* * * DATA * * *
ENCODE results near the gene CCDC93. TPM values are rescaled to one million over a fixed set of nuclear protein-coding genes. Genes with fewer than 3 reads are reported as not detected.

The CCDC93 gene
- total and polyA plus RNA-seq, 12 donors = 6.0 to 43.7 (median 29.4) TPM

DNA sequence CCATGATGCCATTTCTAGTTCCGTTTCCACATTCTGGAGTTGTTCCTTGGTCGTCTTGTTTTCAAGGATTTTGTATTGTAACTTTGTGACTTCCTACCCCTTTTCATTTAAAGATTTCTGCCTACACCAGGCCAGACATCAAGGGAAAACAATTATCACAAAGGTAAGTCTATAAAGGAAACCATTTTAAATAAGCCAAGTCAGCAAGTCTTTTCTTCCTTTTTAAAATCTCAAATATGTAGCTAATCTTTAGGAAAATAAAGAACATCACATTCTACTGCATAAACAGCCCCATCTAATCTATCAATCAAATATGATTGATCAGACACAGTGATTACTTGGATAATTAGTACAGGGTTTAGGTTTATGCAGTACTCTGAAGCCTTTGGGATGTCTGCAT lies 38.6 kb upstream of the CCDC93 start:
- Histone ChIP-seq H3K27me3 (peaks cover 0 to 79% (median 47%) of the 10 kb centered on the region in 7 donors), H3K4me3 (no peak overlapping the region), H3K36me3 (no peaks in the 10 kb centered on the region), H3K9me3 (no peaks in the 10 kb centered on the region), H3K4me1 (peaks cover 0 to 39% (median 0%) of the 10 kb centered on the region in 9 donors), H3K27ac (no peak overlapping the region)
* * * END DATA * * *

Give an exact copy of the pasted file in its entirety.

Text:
ENCODE results near the gene CCDC93. TPM values are rescaled to one million over a fixed set of nuclear protein-coding genes. Genes with fewer than 3 reads are reported as not detected.

The CCDC93 gene
- total and polyA plus RNA-seq, 12 donors = 6.0 to 43.7 (median 29.4) TPM

DNA sequence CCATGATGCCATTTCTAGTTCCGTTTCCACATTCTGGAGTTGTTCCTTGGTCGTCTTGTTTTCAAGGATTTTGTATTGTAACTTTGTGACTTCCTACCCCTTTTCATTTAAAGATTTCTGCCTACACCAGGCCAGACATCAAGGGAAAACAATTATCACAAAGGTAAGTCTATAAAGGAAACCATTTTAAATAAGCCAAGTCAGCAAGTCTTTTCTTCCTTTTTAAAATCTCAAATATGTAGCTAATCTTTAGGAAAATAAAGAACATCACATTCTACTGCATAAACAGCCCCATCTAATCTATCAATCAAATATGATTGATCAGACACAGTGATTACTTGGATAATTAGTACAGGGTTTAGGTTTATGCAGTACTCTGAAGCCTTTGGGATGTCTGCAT lies 38.6 kb upstream of the CCDC93 start:
- Histone ChIP-seq H3K27me3 (peaks cover 0 to 79% (median 47%) of the 10 kb centered on the region in 7 donors), H3K4me3 (no peak overlapping the region), H3K36me3 (no peaks in the 10 kb centered on the region), H3K9me3 (no peaks in the 10 kb centered on the region), H3K4me1 (peaks cover 0 to 39% (median 0%) of the 10 kb centered on the region in 9 donors), H3K27ac (no peak overlapping the region)